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Friday, September 13, 2013

Manufactured Struggle

So do you want to know why I haven't been around much lately or when I have I've been talking about laundry, running, wheat, or anything BUT parenting? Oh...that'd be because my parenting was pretty much sucking at the time. 

Ahem, let me explain.

So I was coming up on the end of the summertime commotion; life was busy; kids were fighting; I was overwhelmed; no one was happy. Then in mid-August we added our new family member, Jana - a 17 year old exchange student daughter from the Czech Republic (PSA: they usually just call it "Czech", and no, they are no longer Czechoslovakia - haven't been since 1992).

"foreign exchange with young children" "kids adjusting to foreign exchange student" "positive discipline"
Um, hello, are you thinking what I'm thinking? This picture would be a LOT better with Jana actually IN it! I guess we were all too nervous and flustered to think about it. 
When she got here, I was a bit, um, embarrassed. I kept nervously telling her that it normally isn't that raucous and unruly - it was just the end of summer. She nervously smiled and counted down the days to the first day of school.

The first day of school came, and you know how it goes. Everyone's bustling and adjusting, but there's a buzz of excitement in the air. A couple days passed, and my two older boys, Samuel and Levi were a bit nonplussed by second grade and kindergarten.

After a week of school, I was at my wit's end. Summer doldrums were over, so why did everyone still hate each other and not want to listen to me?! I mean for real. I'd say, "Go do your homework," or, "Dinnertime," and I'd get answers like, "No, never," or, "I don't have to." And this would be proceeded by a 30 minute power struggle.

I also got many other beloved phrases, such as, but not limited to:
 - I hate you
 - I wish I were born in another family
 - You're the worst mother ever

Needless to say, I started reading devouring Positive Discipline every night for answers. More on the implementation of some of her solutions later, but the biggest thing I got out of that was to consider the sources of their misbehavior. These quotes from the book really got me thinking:
We will be more effective with children if we always ask ourselves, “Is what I am doing empowering or discouraging?” 
Nelsen Ed.D., Jane (2011-05-25). Positive Discipline (p. 33-35). Random House Publishing Group.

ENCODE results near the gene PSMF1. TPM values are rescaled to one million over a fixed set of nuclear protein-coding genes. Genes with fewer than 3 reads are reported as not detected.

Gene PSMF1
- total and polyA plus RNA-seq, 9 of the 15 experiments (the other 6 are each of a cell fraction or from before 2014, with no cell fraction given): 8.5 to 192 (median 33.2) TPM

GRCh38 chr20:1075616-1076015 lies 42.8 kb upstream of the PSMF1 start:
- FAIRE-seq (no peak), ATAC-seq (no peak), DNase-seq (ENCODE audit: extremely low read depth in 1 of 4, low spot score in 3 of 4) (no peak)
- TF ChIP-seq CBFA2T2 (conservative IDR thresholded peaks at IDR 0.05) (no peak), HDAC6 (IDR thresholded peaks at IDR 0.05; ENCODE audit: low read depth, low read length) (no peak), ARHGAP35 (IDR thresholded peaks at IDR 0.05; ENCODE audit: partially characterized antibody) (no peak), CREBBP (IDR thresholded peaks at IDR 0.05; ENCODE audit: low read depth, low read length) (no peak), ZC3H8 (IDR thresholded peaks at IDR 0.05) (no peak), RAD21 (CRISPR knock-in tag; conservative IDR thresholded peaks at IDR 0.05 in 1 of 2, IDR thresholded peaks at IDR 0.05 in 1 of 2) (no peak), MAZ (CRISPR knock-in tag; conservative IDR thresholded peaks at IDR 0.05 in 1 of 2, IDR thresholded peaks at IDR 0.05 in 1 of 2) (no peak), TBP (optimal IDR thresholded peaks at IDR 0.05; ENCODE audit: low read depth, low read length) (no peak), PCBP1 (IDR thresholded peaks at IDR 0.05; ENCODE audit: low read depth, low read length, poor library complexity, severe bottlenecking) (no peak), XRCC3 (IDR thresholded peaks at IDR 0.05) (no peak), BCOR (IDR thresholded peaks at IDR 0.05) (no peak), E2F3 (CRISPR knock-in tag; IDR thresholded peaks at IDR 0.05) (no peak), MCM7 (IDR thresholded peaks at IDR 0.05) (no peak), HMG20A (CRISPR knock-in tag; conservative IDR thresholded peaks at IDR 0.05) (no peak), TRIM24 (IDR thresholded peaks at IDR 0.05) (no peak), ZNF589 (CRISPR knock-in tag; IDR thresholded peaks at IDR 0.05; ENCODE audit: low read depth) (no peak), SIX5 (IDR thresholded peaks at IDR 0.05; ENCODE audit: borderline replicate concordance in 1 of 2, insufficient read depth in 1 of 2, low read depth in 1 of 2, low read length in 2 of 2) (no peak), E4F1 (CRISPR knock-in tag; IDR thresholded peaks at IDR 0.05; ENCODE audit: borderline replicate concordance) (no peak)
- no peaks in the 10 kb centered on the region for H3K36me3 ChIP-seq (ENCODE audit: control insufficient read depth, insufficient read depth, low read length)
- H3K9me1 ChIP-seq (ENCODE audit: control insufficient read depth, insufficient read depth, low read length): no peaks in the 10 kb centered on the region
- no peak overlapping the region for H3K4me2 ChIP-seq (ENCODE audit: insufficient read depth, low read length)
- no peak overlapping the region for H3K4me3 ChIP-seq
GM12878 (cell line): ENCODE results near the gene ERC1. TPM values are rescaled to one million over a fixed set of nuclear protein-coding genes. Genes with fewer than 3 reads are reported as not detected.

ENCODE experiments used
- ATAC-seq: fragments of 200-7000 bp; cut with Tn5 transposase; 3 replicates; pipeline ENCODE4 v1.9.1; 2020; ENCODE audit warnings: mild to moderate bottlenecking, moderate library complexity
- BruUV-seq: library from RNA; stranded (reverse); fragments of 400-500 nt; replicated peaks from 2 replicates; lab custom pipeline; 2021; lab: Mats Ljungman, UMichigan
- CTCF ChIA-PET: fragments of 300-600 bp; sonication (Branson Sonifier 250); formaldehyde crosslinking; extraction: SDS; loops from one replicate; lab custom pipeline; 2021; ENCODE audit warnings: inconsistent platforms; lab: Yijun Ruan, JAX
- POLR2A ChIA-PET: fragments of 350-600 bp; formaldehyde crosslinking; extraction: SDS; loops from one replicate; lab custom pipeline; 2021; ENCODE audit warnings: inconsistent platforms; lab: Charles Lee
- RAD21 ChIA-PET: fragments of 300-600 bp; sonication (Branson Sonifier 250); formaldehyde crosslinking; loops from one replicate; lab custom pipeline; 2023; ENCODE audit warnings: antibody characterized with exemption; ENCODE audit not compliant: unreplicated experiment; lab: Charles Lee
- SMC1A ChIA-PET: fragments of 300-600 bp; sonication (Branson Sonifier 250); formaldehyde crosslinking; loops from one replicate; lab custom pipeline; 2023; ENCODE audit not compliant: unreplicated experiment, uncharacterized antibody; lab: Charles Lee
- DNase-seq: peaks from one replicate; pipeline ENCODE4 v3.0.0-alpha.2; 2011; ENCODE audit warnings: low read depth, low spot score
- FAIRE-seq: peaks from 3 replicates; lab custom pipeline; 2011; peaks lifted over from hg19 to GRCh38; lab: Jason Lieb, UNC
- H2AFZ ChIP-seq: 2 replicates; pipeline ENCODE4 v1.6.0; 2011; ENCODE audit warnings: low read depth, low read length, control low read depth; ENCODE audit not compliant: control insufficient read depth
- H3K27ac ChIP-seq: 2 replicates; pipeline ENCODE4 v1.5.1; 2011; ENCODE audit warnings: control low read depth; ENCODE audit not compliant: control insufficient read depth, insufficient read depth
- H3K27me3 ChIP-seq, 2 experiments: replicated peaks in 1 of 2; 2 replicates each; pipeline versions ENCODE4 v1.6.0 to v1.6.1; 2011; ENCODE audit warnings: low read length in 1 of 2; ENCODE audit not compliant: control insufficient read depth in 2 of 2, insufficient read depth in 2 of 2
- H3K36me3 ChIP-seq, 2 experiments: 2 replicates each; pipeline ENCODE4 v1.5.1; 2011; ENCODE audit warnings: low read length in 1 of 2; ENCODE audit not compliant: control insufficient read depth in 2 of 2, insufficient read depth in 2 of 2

Right off the bat, I realized that one of the sources of their misbehavior was that my punishment was discouraging good behavior and encouraging rebellion, power struggles, and negative self-talk.
1. Children Are Social Beings Behavior is determined within a social context. Children make decisions about themselves and how to behave, based on how they see themselves in relationship to others and how they think others feel about them. Remember that children are constantly making decisions and forming beliefs about themselves, about the world, and about what they need to do to survive or thrive. When they are “thriving” they are developing strength in all of the Significant Seven discussed in chapter one. When they are in their “survival” mode (trying to figure out how to feel a sense of belonging and significance), adults often interpret this as misbehavior. Does misbehavior seem different to you when you think of it as “survival mode” behavior? [emphasis mine]
A Misbehaving Child Is a Discouraged Child A misbehaving child is trying to tell us, “I don’t feel I belong or have significance, and I have a mistaken belief about how to achieve it.” When a misbehaving child acts obnoxious, it is easy to understand why it is difficult for most adults to get past the misbehavior and remember the real meaning and message behind it: “I just want to belong.” 
Nelsen Ed.D., Jane (2011-05-25). Positive Discipline (p. 33-35). Random House Publishing Group. 
Ugh, even just rereading it makes me feel so dumb in hindsight, but I hadn't even considered the fact that adding a new family member might have affected their subconsciouses in such a way as to make them feel like they had lost their prior standing in the family.

Samuel was no longer the oldest kid. Levi was now bottom-middle and had to share his position with Samuel. (Isaac was pretty unaffected since he's still the baby, and I hadn't had any out of the ordinary misbehavior from him.)

So that's when the doubt started creeping in. 'Oh no, did we make a terrible mistake? Samuel and Levi are miserable. Jana is miserable not having a peer in the house and dealing with these boys that are no fun to be around right now. What have I done?' 

Well, the question was kind of irrelevant because backing out of the whole deal was just not an option. So I kept just trying to figure out how to best handle their feelings. I didn't want to punish them for simply feeling like they lost a little bit of my love. That would have been cruel.

So then, just because we like to mix it up over here in this Blessed Nest, it came time to babysit my sweet niece (3) and nephew (21 months) for 5 days and nights. At that point, all emotions and problem solving got put on hold while we were in babysit mode.